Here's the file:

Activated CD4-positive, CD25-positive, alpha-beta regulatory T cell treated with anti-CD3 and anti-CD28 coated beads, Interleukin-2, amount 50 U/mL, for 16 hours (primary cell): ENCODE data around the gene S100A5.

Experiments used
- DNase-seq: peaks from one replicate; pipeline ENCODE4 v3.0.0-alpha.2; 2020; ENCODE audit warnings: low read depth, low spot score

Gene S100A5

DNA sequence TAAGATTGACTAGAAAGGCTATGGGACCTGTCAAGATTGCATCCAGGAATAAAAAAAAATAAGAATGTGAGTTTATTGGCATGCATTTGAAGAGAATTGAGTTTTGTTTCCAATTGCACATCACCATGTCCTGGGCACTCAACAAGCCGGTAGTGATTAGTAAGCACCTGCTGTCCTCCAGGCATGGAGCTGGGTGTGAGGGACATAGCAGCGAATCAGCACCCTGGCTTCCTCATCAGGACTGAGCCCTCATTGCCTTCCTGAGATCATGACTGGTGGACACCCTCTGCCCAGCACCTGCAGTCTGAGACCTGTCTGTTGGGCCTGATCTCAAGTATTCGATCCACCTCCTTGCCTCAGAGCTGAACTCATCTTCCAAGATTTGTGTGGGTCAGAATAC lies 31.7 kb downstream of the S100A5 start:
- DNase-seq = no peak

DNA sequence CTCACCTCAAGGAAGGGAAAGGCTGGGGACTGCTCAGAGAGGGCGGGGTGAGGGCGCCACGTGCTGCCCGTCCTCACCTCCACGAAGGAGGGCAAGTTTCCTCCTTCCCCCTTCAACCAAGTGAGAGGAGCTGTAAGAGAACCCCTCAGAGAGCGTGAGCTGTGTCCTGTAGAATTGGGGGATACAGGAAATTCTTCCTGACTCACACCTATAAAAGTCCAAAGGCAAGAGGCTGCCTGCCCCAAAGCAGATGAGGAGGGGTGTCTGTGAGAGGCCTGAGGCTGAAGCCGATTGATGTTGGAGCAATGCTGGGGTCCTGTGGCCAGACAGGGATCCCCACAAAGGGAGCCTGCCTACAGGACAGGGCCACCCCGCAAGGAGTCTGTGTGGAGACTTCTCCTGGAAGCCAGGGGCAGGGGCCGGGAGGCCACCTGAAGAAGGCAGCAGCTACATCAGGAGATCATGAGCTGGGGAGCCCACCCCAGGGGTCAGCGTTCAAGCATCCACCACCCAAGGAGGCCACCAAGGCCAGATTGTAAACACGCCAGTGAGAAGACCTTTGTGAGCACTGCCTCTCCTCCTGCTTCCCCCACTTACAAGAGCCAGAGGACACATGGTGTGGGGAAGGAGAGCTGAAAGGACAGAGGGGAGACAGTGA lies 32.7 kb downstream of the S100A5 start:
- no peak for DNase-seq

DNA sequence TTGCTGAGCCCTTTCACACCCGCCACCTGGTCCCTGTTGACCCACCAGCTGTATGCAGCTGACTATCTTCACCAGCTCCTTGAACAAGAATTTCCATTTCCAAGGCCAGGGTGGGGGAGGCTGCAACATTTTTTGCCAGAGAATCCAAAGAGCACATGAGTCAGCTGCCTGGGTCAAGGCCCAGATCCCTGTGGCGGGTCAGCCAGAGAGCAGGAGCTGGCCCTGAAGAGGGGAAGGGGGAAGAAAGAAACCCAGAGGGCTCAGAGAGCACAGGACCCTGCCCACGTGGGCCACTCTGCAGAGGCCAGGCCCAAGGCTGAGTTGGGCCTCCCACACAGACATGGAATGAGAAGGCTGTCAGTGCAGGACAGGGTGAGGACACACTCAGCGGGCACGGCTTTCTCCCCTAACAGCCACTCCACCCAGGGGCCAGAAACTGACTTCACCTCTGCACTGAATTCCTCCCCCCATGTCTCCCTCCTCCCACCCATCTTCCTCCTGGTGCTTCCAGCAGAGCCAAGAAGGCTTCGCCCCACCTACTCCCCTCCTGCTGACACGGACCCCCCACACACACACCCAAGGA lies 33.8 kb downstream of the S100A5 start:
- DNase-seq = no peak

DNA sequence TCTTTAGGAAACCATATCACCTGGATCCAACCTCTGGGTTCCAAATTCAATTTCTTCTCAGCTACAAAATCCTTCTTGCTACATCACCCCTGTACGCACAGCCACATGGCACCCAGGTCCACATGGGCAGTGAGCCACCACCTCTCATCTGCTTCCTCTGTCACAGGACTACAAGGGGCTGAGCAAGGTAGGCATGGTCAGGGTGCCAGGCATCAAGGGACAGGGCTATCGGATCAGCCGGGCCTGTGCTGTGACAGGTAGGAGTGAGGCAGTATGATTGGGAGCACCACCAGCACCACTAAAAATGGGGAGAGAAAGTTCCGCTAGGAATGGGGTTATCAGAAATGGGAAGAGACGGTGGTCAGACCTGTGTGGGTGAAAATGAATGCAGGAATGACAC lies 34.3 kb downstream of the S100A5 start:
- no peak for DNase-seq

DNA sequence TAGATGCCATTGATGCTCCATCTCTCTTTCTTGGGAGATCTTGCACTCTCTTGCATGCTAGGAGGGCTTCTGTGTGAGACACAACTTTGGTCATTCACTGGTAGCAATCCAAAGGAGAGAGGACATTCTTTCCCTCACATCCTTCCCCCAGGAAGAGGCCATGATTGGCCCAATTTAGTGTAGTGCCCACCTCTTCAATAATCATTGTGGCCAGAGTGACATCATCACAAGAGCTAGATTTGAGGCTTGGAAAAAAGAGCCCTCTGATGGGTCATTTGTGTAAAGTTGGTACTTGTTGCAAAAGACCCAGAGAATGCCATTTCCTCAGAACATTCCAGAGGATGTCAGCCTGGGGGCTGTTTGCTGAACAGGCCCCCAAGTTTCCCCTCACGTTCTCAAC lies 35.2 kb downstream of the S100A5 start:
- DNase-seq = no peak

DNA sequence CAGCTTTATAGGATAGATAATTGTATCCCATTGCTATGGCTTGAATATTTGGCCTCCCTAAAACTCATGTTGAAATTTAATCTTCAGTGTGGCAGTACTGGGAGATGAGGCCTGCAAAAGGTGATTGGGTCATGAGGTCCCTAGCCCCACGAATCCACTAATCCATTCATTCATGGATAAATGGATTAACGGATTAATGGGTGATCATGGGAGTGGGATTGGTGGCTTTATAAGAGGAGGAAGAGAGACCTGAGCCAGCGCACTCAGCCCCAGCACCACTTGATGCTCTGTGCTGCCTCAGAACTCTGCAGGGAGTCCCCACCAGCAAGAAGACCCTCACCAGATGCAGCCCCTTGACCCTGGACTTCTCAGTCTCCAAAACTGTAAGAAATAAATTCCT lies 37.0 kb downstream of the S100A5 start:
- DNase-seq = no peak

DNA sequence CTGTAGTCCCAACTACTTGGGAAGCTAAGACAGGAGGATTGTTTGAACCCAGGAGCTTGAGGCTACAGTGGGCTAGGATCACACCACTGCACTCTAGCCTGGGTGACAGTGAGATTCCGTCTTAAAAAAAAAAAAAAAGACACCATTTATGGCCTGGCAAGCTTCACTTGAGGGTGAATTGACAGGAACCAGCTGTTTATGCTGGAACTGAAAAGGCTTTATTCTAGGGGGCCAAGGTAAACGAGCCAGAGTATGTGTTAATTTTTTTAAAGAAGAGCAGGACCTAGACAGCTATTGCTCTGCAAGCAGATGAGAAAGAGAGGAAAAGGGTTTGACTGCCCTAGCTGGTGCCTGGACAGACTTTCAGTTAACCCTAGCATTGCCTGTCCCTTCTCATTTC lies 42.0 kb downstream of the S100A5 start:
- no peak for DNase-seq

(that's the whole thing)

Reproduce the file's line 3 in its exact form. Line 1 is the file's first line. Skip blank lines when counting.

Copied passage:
- DNase-seq: peaks from one replicate; pipeline ENCODE4 v3.0.0-alpha.2; 2020; ENCODE audit warnings: low read depth, low spot score